From Kandahar, Afghanistan: 90% Boredom, 10% Excitement

This article was last updated on April 16, 2022

Each day melts into the other. There is no sense of what day of the week it is or even what the date is. Being on duty 7 days a week causes you to lose all sense of time and each day is the same as the last. Regular access to the news (except through the web) or marking what day it is by what television show is on is not a luxury here. Although the work changes and the priorities are constantly in flux, everyday feels like a Monday. For your own sanity it is good to mark each week by celebrating a Friday or the weekend, knowing that you have completed one more week. Thankfully, however, the weeks do go by quickly. In no time a week is over and you’re celebrating Friday again. We get the CBC Radio broadcast here (when it works) and it is nice to hear the shows I am familiar with on the weekends to remind me of the days at home when I enjoyed the Saturday and Sunday off. An average routine for me see me rising early in the morning, put my uniform on have breakfast and report for my shift by 8 AM. The day’s activities involve various aspects of military work, dealing with any issues that need to be resolved quickly and planning for things in the future. My shift is usually over by 8 PM…every day, 7 days a week for several months. When working these hours with others and in close quarters, there is bound to be friction and personality conflicts. Luckily these have been at a minimum for me, but it is part of the experience that is a military tour of duty and I have learned from it. After work I have dinner and there is usually a line up at the dining facility. After dinner I return to the barracks for 2 or 3 hours to unwind before having to sleep. Laundry has to be sent out every few days so you have enough uniforms, socks, t-shirts etc… to wear over the next week. You have to fill out sheets that indicate what articles of clothing you are including in your laundry bag and this also becomes part of the monotony of a routine. The laundry service is quite good and the turn around is only 2-3 days, and your clothes come back neatly folded.

The weather in Kandahar has been quite stable with a slight dip in temperature in July, and now there is significant haze and dust in the air. It is a nice respite as it blocks out the sun and the temperature today was very tolerable – even cool by recent standards. Around this time of the season temperatures are supposed to start decreasing, and I am looking forward to the mid-20’s in a few months. The summer time is often referred to as the “fighting-season” when insurgent activity increases. This seems to have been the case this summer too.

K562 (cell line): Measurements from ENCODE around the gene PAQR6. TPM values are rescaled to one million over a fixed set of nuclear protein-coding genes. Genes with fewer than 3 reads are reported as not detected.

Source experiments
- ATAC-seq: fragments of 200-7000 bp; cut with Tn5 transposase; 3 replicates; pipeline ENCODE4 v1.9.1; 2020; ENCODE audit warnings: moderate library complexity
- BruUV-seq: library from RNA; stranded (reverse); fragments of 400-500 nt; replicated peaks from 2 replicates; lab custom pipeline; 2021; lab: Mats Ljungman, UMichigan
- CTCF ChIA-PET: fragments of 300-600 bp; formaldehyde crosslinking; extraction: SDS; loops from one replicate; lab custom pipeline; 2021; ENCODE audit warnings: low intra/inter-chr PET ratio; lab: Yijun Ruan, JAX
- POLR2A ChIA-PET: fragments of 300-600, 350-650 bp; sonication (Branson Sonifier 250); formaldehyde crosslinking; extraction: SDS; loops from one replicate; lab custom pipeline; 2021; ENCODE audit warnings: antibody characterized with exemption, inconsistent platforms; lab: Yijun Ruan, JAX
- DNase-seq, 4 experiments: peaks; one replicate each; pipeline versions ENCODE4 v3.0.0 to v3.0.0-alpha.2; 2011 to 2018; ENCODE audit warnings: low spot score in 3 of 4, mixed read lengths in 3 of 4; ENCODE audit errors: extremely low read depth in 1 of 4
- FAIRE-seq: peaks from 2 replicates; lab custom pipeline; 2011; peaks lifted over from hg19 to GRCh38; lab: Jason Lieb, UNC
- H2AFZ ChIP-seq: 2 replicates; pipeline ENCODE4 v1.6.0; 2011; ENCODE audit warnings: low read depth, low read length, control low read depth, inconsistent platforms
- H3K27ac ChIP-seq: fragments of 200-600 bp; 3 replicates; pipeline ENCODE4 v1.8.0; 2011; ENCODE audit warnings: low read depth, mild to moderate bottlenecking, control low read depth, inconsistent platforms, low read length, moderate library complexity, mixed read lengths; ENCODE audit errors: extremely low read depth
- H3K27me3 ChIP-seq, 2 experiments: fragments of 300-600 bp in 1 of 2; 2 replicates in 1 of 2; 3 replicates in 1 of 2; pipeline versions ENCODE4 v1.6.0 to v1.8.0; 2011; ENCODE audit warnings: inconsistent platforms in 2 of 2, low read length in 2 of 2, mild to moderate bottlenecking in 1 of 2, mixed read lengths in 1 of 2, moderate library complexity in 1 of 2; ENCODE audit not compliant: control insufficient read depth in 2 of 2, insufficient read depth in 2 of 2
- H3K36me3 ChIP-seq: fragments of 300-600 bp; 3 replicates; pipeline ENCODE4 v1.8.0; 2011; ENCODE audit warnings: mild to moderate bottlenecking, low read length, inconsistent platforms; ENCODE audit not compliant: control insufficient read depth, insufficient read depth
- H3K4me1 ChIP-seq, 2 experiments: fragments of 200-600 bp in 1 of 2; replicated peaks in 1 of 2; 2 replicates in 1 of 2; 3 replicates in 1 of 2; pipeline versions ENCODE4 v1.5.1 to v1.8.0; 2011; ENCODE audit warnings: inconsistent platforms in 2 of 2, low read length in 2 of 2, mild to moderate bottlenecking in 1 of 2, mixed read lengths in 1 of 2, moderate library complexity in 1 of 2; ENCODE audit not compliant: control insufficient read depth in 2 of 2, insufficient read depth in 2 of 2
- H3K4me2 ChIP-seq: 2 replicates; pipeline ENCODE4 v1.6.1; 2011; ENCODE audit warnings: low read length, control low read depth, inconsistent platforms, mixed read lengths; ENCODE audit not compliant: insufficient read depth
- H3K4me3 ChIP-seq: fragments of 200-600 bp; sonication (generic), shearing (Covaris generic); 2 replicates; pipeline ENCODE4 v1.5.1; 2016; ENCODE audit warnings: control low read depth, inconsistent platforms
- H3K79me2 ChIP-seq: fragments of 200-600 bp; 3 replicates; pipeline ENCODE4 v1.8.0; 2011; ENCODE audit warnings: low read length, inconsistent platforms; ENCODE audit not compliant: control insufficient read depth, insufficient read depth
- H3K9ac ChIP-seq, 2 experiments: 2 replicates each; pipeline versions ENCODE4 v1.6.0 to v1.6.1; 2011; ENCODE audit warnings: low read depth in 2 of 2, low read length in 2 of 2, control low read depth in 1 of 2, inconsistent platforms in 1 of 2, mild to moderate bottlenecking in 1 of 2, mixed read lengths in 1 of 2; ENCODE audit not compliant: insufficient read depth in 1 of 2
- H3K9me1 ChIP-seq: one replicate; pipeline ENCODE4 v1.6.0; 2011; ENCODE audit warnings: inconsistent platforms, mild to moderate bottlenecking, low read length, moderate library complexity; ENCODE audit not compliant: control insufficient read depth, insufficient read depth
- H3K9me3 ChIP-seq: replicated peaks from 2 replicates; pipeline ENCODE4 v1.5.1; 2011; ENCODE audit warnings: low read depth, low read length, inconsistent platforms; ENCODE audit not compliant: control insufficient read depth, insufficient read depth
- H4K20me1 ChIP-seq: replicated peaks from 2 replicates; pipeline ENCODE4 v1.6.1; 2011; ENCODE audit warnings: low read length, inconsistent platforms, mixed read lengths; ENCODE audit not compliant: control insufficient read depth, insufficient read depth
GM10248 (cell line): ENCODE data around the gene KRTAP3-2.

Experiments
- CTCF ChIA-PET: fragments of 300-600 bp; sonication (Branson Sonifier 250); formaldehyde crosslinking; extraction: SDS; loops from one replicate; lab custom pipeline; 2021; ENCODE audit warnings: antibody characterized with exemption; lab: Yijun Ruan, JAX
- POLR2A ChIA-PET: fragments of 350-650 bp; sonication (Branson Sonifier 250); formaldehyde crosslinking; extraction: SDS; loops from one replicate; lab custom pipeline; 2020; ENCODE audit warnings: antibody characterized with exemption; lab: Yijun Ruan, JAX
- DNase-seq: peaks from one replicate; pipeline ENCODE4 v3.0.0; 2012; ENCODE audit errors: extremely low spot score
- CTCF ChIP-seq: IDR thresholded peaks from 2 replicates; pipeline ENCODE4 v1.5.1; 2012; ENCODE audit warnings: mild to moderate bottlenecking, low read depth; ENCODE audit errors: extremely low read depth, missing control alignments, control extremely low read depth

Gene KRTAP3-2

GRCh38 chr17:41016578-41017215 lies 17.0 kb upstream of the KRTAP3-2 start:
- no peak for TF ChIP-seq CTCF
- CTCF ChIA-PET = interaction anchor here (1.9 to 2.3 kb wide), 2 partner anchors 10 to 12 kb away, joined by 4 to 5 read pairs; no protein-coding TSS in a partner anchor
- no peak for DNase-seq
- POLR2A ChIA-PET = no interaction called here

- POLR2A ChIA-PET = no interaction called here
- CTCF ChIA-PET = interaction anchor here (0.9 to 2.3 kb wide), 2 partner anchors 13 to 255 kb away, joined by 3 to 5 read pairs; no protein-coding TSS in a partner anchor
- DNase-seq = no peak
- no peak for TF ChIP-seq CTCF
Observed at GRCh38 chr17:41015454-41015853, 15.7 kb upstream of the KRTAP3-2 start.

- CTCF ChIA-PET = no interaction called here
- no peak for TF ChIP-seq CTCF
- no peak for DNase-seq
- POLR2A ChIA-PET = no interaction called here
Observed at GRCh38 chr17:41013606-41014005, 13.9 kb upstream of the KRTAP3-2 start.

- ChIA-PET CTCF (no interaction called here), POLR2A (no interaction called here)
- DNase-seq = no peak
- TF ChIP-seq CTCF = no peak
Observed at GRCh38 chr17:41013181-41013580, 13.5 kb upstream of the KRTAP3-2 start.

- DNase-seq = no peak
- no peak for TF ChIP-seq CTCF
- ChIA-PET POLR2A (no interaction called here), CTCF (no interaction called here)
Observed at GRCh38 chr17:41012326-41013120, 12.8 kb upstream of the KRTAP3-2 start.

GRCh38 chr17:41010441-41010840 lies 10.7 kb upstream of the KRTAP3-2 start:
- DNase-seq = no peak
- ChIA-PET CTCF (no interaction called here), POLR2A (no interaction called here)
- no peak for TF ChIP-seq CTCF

Recently the camp was ground attacked again. This time 10 insurgents attacked with 2 rockets that impacted in the camp (I heard the explosions not too far away) and at the perimeter wire with a tractor-borne improvised explosive device which breached the wire and 2-3 suicide bombers ran in. These bombers either detonated early causing no friendly casualties, or were shot before they came any further. Various rocket propelled grenades and machine guns where fired into the camp, but beyond that it was nothing substantial. I heard the rocket alarm at about 10am, which was unusual as most rocket attacks are in the evening (earlier that morning at about 7am another rocket had been launched into camp as well). At this point in our deployment we are getting complacent about these attacks and didn’t think much of it. When the second rocket alarm sounded a few minutes later we started to think that something was up. Because the first rocket impacted within hearing distance, I went to see if I could see any smoke or indication of where the rocket may have landed but didn’t see anything. A few minutes later the ground attack alarm sounded. We all got a little excited at this because life on camp is usually pretty uneventful. We then adopted increased protective measures so we all had to get our gear: flak jacket, helmet, rifle etc… A few of us were concerned that the dining facility would be closed with lunch approaching. After I put on my equipment a friend and I went to the dining facility to check if it was open and luckily it was. There were few people at the facility so there was no line up and we quickly got our food. Periodically the ground attack alarm would sound. I had a chicken-pot pie with corn fully dressed in a flak jacket and helmet, rifle on the chair beside me. After lunch we returned to our compound to await further direction and see what was happening with the ground attack. Word came down that the threat was now neutralized and the attack was stopped, so we were able to stop wearing all our gear. This little buzz of activity was a nice break to the usually monotony, so I welcomed it.

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